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Password Protected PDF HIPAA Compliant?


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#1 Matt Klein  Certified Developer

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Posted 07 February 2012 - 08:08 AM

I have scoured the internet to find out if attaching a Password protected PDF to an email is HIPAA compliant. All I see talked about is encrypting the email itself.

Does anyone know if attaching an encrypted, password protected PDF to an email is considered HIPAA compliant?
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#2 jbante  

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Posted 07 February 2012 - 08:52 AM

HIPAA is intentionally vague about specific technical practices like whether it's enough to encrypt just an attachment, or if the whole email has to be encrypted. This is because lawmakers can't predict what security issues or resolutions may come up as new technology is developed. The important thing is that you have a documented policy describing what's acceptable for your organization and why you made that decision.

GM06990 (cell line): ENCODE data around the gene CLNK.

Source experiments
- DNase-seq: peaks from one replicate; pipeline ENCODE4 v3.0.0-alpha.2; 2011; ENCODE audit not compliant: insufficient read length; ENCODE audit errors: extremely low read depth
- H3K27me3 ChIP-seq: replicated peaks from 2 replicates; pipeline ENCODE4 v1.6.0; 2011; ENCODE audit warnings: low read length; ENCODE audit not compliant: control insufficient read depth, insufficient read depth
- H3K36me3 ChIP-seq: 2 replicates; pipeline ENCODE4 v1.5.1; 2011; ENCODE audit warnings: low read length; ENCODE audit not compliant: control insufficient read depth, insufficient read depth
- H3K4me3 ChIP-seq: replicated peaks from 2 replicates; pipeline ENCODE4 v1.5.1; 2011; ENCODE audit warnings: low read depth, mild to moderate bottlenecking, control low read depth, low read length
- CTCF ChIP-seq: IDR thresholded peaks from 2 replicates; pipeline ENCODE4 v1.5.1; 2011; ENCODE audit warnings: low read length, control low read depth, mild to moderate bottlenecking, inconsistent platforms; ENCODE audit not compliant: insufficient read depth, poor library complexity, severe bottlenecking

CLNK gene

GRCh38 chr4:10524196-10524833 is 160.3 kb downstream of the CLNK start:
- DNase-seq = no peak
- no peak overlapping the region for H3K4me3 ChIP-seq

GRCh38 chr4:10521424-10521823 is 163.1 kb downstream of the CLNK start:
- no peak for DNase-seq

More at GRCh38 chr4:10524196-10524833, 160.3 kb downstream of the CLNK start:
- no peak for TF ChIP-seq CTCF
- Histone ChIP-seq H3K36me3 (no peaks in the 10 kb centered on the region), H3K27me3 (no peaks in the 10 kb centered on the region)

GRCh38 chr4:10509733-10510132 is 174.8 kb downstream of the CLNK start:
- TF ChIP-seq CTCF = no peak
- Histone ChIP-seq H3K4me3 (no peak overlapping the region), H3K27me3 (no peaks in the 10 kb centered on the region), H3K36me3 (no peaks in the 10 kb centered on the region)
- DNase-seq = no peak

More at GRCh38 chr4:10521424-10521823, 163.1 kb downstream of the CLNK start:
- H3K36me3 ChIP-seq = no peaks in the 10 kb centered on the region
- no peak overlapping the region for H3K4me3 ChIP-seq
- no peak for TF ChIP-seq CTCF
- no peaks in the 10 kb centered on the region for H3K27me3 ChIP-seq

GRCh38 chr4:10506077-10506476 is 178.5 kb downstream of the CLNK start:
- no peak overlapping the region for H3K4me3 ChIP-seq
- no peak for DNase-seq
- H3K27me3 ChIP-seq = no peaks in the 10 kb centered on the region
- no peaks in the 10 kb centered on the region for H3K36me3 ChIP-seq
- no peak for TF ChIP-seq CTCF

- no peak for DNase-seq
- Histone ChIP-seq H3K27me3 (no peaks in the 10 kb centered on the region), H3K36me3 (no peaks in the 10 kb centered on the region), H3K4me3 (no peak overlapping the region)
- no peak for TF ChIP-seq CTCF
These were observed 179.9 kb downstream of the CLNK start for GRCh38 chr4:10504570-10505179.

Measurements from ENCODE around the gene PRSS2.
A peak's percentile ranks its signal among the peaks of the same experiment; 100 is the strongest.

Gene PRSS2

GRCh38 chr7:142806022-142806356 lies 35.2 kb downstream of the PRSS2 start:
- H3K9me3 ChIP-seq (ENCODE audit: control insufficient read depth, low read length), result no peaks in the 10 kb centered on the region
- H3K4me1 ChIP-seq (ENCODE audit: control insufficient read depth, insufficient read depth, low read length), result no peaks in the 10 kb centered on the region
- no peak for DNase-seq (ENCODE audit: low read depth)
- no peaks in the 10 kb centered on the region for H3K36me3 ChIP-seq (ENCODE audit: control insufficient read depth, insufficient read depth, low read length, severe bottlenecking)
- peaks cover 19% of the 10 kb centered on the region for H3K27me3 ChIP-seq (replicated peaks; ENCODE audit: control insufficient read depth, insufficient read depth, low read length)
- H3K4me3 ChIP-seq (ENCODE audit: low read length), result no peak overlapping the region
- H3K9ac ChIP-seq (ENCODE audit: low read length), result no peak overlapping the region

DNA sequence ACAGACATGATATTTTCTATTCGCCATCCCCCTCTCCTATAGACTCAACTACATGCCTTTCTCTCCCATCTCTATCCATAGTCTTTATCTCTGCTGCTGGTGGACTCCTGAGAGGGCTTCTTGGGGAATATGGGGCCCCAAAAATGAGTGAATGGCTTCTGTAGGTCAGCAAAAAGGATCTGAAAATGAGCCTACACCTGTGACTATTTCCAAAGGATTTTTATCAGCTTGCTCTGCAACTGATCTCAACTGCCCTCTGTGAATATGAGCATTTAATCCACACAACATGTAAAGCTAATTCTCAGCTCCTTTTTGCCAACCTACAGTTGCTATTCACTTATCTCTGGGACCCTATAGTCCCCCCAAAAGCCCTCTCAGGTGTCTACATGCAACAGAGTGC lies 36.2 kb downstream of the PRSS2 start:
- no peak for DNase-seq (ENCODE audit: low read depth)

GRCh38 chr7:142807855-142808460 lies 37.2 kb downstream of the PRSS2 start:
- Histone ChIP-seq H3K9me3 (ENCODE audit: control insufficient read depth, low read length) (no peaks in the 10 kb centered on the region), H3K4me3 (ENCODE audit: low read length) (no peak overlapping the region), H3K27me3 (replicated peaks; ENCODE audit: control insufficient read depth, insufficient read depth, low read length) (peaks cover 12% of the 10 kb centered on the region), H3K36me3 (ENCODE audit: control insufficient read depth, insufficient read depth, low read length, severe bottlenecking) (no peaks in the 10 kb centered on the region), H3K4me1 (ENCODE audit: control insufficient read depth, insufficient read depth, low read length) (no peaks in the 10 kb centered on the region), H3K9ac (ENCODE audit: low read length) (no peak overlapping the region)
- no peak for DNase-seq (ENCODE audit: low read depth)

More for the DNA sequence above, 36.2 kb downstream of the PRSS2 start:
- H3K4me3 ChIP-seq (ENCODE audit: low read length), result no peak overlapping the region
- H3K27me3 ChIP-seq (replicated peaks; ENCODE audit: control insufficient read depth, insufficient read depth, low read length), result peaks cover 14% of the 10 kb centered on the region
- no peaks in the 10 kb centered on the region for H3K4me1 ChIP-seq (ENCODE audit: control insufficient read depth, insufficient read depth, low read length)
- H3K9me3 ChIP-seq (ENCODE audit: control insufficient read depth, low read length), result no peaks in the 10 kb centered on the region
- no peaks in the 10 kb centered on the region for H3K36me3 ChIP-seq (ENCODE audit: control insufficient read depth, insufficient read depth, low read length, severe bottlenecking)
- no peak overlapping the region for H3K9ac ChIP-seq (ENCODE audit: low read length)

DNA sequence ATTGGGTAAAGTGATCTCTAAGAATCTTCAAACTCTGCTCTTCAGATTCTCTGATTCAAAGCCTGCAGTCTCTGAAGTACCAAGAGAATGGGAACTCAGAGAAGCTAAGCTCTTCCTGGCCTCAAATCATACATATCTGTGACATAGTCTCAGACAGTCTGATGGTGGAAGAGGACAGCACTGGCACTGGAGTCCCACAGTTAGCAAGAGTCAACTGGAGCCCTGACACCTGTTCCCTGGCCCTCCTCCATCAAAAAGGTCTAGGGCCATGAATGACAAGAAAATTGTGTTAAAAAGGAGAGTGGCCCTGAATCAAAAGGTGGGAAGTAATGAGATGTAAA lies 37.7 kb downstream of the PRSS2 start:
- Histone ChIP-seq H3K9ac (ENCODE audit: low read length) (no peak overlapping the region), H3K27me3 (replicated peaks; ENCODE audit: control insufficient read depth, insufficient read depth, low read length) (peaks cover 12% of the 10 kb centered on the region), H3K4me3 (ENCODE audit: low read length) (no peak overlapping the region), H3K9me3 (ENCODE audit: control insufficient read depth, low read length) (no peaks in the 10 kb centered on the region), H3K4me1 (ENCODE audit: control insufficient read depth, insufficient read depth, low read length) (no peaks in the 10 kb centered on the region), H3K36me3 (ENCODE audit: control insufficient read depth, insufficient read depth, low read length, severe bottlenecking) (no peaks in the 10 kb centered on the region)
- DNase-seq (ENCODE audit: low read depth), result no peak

If the ePHI you're protecting is in the PDF and not in the email, I'd say that encrypting the PDF (so long as the password is nowhere near the email) is a defensible practice. (I have worked on systems with HIPAA-regulated data, but I'm not a lawyer, so don't take my word for it.)
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#3 Matt Klein  Certified Developer

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Posted 07 February 2012 - 02:15 PM

HIPAA is intentionally vague about specific technical practices like whether it's enough to encrypt just an attachment, or if the whole email has to be encrypted. This is because lawmakers can't predict what security issues or resolutions may come up as new technology is developed. The important thing is that you have a documented policy describing what's acceptable for your organization and why you made that decision.

If the ePHI you're protecting is in the PDF and not in the email, I'd say that encrypting the PDF (so long as the password is nowhere near the email) is a defensible practice. (I have worked on systems with HIPAA-regulated data, but I'm not a lawyer, so don't take my word for it.)